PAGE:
Camping on Lake Garda, a city trip to Barcelona or on the terrace on the Côte d’Azur: due to the corona measures, this was not possible for a year or with strict restrictions. But, with the arrival of the so-called EU-covid19 certificate, that changes. That is, if you have been vaccinated, tested negative or can prove that you are immune to the virus.
The rules in all EU countries are different: sometimes you have to show a negative test, or in quarantine for five days, or for a week. The European Union wants to make it easier to travel. Holidaymakers long for it and tourism also craves income.
There is agreement
The certificate is a solution, but its arrival will not happen automatically. For example, an important condition of many countries is that not only people who have been vaccinated can travel with the pass. People’s privacy must also remain protected and there is still a debate about whether or not to make PCR tests free.
After long deliberations, the European Commission, the European Member States and the European Parliament have agreed on the conditions. That is just in time for parliament to approve the digital certificate before this summer.
1. What will the pass look like?
Travelers will soon be able to demonstrate with a QR code that they have been vaccinated against the corona virus, have been tested negative or have already undergone an infection and are therefore protected. This can be on paper, but also digitally on your mobile phone or in an app.
If this code is then scanned at, for example, Schiphol, it can be read whether a person is ‘green’.
2. Who will it apply to?
You can get the corona passport in three ways. The first is if you have been vaccinated with a corona vaccine approved by the European Medicines Agency (EMA). The second is if you have a negative PCR test no older than 72 hours. The third if you can prove that you have had corona and are immune because your body has produced antibodies.
3. Are you assured of completely free travel in Europe with the certificate?
No, it is not completely free, to the dismay of the parliament, which would have liked to see the different quarantine rules per country give way to unambiguity. “At one point in the negotiations I had the impression that the member states cared more about their powers than about the rights of their citizens,” says CDA MEP Jeroen Lenaers.
Member States would like to determine the rules themselves. This means that if the situation surrounding the coronavirus deteriorates, member states may again impose quarantine rules on tourists. They can also ask to take another test. And they even retain the option to close the border. The European Parliament has no say in this.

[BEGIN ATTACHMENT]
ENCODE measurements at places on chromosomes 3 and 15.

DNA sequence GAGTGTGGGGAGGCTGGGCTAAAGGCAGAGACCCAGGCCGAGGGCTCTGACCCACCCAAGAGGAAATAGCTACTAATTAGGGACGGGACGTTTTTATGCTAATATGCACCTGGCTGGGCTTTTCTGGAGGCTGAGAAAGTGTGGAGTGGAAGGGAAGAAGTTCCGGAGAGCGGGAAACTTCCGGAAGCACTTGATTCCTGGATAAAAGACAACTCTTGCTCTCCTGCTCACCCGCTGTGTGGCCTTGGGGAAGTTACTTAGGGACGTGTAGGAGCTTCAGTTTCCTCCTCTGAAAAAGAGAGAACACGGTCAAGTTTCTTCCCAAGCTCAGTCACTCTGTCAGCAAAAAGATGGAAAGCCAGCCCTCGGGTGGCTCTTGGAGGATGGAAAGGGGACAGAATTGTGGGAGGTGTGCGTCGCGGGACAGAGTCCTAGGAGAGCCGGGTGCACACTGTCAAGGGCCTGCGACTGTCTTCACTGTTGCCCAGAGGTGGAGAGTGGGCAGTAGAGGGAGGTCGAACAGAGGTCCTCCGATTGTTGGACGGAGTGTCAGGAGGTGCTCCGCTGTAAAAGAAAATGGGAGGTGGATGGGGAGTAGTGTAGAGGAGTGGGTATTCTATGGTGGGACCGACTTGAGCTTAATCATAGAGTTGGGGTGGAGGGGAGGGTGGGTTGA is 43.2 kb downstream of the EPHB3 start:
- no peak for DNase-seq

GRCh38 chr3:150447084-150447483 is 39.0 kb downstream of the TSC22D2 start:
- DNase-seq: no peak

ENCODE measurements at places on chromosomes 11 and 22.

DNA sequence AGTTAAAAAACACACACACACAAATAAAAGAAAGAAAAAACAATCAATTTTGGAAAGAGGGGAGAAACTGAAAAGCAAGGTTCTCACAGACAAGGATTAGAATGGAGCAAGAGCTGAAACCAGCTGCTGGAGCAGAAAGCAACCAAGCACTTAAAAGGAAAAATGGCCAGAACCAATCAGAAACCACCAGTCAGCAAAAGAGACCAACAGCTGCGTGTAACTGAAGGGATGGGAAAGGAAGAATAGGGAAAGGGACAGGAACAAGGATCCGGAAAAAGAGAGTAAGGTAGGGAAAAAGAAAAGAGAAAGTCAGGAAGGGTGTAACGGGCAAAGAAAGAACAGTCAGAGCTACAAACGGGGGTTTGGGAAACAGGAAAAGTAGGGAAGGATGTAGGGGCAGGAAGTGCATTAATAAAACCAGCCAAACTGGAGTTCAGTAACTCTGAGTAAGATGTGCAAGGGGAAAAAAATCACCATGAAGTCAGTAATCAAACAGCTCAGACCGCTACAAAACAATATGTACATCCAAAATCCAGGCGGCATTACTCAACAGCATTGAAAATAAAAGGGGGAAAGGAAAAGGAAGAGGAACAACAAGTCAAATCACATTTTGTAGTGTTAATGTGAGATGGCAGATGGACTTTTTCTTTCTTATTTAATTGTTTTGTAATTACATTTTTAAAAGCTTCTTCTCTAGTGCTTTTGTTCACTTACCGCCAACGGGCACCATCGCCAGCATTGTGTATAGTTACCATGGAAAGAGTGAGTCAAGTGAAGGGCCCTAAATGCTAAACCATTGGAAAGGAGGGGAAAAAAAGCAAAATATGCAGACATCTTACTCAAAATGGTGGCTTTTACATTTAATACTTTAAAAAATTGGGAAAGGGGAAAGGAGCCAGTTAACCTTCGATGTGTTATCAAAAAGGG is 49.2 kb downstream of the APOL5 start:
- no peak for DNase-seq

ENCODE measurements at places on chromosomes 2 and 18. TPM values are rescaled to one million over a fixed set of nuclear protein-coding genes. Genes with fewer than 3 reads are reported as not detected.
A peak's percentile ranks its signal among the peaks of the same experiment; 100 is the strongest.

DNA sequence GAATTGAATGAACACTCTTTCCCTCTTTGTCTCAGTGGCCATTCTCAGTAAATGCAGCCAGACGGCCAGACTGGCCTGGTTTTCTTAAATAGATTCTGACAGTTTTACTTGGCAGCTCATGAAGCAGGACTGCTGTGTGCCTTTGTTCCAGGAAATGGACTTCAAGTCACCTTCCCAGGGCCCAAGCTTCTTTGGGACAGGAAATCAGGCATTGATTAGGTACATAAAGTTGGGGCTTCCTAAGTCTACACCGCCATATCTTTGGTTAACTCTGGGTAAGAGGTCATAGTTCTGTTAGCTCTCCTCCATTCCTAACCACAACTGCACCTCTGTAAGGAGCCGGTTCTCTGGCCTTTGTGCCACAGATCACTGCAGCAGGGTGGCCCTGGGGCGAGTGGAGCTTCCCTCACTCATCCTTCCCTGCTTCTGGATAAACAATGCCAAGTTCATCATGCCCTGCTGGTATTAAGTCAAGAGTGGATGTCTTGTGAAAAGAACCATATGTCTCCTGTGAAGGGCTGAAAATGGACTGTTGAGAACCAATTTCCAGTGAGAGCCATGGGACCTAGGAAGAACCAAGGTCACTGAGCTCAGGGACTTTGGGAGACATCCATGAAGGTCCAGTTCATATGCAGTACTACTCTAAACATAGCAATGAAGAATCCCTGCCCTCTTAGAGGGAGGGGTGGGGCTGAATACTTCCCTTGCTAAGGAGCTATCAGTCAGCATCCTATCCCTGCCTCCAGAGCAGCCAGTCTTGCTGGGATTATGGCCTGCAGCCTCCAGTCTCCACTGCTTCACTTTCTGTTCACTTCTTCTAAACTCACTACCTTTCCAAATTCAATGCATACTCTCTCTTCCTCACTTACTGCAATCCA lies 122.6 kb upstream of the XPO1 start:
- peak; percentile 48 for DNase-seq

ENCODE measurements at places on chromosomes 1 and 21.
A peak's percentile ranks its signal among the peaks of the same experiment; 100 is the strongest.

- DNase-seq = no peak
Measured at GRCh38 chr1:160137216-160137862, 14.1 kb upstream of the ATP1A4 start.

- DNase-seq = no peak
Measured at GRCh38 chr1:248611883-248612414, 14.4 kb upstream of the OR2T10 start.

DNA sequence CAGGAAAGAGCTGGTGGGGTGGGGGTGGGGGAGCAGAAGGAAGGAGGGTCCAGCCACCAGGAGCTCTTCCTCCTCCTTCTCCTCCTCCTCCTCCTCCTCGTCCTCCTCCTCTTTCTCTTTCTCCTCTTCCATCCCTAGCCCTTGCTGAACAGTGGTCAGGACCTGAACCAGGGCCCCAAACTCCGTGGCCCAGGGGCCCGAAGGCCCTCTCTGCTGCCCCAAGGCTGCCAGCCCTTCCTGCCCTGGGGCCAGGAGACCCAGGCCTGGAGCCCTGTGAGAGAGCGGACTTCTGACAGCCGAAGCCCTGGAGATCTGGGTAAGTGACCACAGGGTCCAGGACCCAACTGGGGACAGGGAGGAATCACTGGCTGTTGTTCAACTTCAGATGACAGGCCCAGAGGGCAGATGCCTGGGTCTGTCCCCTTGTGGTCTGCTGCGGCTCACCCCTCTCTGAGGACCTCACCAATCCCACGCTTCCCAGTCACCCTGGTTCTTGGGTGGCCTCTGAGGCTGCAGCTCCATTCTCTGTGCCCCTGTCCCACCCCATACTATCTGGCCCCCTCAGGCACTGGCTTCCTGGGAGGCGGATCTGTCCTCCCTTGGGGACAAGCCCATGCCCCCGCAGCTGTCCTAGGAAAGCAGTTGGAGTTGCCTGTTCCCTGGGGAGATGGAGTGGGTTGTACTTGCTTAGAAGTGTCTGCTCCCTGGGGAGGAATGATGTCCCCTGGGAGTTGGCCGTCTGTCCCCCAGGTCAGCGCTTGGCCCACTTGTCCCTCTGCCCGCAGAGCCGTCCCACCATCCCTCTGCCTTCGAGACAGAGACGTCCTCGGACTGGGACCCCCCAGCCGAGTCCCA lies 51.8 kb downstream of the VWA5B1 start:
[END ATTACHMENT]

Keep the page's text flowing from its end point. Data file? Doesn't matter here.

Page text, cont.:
However, countries may also say that none of the three options is necessary for us.
4. Will the PCR test be free?
Not for now. Parliament really wanted that, but member states, including the Netherlands, do not think that Brussels determines whether a country gives free tests. So the discussion was mainly about who decides. A majority of the House of Representatives is in favor of free testing.
A PCR test is quite expensive: with many Dutch providers around 100 euros per person. If you want to go on holiday as a family, you have to spend hundreds of euros on tests.
D66 MEP Sophie in ‘t Veld and GroenLinks MEP Tineke Strik, among others, are disappointed that testing will not be free throughout Europe. “If PCR tests are mandatory for travel in the EU, they should be free. It remains unfair to pay for a test if you have not yet had the chance to get vaccinated, when vaccination is free. We continue to put pressure on to make more money available for this, ”says Strik.
According to them, a first step has been taken when it comes to keeping the tests affordable. For example, European countries together receive 100 million euros to reduce the costs of PCR tests.
5. Does it matter which vaccine I received?
Member States must accept all corona vaccines approved by the EMA. We are talking about the vaccines from Pfizer / BioNTech, Moderna, AstraZeneca and Johnson & Johnson.
Whether the member states accept other vaccines individually, such as a Chinese or Russian vaccine, is up to them. In any case, these vaccines must have approval from the World Health Organization (WHO).
The intention is that the digital corona passport will be ready by the end of June, but whether all EU countries succeed is a second. The Netherlands seems to be well on schedule, says an insider. In two weeks’ time, Minister Hugo de Jonge (Public Health) will send a letter to the House of Representatives, which will clarify more about how the travel pass works.